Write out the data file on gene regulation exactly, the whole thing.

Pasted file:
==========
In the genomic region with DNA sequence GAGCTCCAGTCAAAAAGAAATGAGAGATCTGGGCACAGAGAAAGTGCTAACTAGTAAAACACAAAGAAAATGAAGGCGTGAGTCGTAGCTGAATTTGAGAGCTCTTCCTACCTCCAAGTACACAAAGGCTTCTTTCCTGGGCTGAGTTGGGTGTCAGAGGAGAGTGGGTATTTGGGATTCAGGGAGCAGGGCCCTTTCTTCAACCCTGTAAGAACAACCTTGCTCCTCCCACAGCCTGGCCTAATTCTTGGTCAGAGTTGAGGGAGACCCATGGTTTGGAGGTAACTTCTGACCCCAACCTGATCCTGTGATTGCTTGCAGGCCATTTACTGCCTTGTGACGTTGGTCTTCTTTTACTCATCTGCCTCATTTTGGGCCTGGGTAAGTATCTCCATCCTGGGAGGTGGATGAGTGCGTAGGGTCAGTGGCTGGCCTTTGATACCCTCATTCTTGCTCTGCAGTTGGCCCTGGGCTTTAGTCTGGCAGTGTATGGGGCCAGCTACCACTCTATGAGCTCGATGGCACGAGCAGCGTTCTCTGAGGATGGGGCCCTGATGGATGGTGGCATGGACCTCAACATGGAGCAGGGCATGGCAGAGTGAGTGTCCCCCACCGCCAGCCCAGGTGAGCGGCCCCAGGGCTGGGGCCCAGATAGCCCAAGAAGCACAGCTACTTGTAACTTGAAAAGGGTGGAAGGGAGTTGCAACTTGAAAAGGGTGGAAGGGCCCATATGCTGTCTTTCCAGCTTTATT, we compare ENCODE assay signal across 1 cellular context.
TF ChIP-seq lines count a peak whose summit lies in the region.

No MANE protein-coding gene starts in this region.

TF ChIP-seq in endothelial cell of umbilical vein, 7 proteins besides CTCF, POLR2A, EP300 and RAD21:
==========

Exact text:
In the genomic region with DNA sequence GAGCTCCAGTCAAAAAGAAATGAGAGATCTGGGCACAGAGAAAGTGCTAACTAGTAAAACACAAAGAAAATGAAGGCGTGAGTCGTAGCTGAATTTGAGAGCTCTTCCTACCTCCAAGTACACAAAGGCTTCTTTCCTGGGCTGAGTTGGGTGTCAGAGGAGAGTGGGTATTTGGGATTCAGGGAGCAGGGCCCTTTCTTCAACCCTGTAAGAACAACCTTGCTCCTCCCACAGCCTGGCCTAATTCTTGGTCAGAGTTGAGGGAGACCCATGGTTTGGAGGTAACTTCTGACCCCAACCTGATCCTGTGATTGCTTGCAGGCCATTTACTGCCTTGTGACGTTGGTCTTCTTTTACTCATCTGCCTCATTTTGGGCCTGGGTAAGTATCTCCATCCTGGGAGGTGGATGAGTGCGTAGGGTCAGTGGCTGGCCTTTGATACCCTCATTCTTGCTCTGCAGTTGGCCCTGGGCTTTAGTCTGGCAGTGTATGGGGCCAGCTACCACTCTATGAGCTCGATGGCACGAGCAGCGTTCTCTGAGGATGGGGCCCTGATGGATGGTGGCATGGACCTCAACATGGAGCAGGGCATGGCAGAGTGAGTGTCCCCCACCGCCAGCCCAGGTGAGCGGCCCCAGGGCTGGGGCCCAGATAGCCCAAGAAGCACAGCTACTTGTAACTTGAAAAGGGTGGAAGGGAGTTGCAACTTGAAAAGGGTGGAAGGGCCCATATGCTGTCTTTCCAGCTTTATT, we compare ENCODE assay signal across 1 cellular context.
TF ChIP-seq lines count a peak whose summit lies in the region.

No MANE protein-coding gene starts in this region.

TF ChIP-seq in endothelial cell of umbilical vein, 7 proteins besides CTCF, POLR2A, EP300 and RAD21: